what is it but a nettle? And that knoll
of woven green, where all fantastic grace
of shaggy stems and lush and trailing shoots
and all a thousand delicate varied tints,
are mingled in a wanton symmetry,
what is it but a thorn and bramble copse?
And that far plain, on which, through all the day,
change still grows lovelier and every cloud
makes different softer dimness, every light
an other-coloured glory, what is it?
a desolate barren waste, marshland and moor.
And in some other moment, when the rain
spurts greyly downwards on the soddening fields,
or the dank, autumn fog veils leaden skies,
or the keen baleful east winds nip the bloom
of frightened spring with bleak and parching chills,
the waste, the thorns, the nettle, each would seem
cursed with the unloveliness of evil things.
So beauty comes and goes: yet beauty is
a message out of Heaven; can it speak
from evil things? I know not; but I know
that waste and thorns and nettle are to-day
teachers of Love, a prospect not to change,
for use, against a fifty miles of corn.
Can we tell good from evil you and I?
Oh, if the men and women of to-day
seem ill or good to us, why, what know we?
to-morrow they, or those who follow them,
will seem another way; and are they changed,
or are the eyes that see them? Let them be;
are we divine that we should judge and rule?
And they are not the world by several selves
but in a gathered whole, and if that whole
drift heavenward or hellward God can see,
not we, who, ants hived in our colonies,
count the world loam or gravel, stocked with flowers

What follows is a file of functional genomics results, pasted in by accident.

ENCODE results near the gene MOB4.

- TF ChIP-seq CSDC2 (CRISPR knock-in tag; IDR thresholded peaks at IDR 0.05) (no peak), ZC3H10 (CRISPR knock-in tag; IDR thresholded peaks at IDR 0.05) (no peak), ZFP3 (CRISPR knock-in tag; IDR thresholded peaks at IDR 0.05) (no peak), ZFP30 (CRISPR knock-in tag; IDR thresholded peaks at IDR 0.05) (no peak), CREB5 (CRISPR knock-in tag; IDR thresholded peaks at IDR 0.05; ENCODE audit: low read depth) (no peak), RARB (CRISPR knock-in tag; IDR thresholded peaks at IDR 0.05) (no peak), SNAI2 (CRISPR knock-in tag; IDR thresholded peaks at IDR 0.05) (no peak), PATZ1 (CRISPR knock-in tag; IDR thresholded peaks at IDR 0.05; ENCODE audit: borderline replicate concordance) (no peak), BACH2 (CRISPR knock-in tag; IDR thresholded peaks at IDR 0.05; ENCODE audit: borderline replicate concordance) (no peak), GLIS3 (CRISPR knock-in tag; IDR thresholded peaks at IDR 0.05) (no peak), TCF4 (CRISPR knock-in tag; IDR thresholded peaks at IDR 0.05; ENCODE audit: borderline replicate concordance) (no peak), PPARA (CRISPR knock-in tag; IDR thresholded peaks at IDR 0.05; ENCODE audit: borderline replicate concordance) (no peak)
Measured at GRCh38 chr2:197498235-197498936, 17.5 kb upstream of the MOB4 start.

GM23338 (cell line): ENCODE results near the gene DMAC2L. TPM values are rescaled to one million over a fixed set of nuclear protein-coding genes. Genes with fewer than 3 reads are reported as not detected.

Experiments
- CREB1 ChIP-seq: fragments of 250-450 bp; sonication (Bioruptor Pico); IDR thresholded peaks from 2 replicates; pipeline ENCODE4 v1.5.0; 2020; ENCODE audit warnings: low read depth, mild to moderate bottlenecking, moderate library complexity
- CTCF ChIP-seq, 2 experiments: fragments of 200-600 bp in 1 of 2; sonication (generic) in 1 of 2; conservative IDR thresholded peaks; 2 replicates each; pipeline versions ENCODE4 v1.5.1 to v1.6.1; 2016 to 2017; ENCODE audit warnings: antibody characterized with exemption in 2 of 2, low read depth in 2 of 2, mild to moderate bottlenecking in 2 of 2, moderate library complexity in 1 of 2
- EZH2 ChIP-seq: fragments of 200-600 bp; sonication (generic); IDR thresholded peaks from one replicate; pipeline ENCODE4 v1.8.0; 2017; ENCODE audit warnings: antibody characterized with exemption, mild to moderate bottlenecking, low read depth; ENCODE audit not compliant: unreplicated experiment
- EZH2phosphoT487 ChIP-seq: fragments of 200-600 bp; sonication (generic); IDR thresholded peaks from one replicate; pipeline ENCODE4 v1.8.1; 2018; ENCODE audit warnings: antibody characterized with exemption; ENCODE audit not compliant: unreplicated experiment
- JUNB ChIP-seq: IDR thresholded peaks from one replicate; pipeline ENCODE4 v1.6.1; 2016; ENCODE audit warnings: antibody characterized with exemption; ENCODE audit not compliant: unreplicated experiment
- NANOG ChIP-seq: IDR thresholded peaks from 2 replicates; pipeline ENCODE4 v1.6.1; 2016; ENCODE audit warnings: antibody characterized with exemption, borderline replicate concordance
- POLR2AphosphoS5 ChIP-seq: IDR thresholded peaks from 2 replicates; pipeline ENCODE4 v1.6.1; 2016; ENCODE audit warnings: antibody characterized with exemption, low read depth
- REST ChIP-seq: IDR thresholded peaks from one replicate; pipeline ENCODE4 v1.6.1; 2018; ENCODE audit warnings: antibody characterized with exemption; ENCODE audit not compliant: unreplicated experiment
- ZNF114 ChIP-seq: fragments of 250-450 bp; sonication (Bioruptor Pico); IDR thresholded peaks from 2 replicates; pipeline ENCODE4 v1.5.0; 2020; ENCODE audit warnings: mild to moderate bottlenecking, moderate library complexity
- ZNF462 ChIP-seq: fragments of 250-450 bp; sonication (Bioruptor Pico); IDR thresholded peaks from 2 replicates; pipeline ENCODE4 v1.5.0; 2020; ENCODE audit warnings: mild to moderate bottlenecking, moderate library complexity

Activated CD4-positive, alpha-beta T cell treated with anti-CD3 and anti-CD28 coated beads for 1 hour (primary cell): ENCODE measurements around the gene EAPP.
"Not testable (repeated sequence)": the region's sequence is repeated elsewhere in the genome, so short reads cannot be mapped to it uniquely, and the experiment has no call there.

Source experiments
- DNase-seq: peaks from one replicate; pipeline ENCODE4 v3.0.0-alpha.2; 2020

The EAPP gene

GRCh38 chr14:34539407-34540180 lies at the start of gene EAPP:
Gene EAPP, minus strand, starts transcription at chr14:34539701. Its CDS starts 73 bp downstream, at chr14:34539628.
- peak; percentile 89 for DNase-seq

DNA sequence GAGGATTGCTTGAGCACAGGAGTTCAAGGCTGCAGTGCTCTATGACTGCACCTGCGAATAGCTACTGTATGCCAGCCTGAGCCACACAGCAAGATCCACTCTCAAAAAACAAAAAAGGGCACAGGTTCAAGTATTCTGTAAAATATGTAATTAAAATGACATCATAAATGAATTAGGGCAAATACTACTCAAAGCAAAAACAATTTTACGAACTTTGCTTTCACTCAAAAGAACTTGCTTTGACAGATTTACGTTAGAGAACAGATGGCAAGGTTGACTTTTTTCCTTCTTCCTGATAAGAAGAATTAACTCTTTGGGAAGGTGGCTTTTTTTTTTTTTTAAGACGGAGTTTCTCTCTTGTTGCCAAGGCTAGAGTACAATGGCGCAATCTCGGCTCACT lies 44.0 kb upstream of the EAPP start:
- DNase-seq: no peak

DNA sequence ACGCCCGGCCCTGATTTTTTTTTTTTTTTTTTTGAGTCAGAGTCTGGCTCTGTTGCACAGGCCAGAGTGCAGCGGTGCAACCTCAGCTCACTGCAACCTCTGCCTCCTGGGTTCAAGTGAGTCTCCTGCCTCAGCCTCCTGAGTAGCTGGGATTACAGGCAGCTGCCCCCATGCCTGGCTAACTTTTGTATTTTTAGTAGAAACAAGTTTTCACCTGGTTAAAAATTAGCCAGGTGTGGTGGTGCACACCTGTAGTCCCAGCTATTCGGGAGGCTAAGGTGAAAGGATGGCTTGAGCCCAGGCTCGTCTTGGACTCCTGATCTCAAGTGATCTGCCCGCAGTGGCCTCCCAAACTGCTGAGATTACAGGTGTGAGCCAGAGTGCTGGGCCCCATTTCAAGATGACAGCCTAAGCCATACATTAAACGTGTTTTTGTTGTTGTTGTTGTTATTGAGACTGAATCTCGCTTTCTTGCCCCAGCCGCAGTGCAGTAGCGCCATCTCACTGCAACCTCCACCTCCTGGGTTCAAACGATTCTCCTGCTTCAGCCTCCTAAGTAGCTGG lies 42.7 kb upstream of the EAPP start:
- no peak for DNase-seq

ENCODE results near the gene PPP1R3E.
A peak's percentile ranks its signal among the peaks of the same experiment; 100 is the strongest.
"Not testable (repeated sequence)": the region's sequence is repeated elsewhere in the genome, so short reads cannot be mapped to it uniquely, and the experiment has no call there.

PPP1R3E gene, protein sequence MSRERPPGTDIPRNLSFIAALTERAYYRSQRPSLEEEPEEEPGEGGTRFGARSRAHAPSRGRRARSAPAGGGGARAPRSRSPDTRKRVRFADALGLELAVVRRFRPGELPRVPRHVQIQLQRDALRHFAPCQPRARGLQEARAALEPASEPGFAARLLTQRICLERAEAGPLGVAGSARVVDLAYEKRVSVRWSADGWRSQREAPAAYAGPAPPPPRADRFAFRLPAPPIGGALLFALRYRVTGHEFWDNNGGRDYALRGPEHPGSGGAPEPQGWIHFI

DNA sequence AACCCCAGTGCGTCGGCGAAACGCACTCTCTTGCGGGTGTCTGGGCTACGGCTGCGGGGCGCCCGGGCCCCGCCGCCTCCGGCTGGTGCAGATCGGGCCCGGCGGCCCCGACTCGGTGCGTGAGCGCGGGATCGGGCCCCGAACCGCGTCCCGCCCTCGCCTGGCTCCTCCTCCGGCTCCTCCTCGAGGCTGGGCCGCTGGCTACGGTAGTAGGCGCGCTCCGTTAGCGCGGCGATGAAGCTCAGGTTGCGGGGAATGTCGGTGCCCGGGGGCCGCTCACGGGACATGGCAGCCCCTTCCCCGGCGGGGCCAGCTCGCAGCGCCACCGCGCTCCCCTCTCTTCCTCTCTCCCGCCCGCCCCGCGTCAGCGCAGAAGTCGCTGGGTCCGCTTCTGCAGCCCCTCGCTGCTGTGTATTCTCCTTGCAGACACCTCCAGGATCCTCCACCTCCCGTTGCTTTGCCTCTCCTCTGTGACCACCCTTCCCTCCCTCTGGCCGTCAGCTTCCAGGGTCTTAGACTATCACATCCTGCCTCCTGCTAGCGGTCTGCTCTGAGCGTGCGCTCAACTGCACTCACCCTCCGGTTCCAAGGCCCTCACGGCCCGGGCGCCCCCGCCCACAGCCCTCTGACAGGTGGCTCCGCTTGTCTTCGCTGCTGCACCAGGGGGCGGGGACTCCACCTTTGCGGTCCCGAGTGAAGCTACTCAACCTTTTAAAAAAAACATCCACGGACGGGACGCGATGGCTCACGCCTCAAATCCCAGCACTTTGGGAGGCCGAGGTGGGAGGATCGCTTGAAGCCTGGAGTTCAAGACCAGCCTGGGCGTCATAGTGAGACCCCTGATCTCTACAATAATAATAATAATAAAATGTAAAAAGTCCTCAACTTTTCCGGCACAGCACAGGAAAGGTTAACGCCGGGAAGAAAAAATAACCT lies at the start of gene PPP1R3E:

or weeds or cabbages, as we shall find
within our own small ranges, and (being wise
and full of care for all the universe),
wonder, and blame, and theorize, and plan,
by the broad guide of our experiences!
'Twere a neat world if levelled by the ants;
no ridges, no rough gaps, all fined and soft.
But I will rather use my antish wits
in smoothing just my cell and at my doors
than join in such heroic enterprise.
Selfish, you call me? callous? Hear a tale.
There was a little shallow brook that ran
between low banks, scarcely a child's leap wide,
feeding a foot or two of bordering grass
and, here and there, some tufts of waterflowers
and cresses, and tall sedge, rushes and reeds;
and, where it bubbled past a poor man's cot,
he and his household came and drank of it,
and all the children loved it for its flowers
and counted it a playmate made for them:
but, not far off, a sandy arid waste
where, when a winged seed rested, or a bird
would drop a grain in passing, and it grew,
it presently must droop and die athirst,
spread its scorched silent leagues to the fierce sun: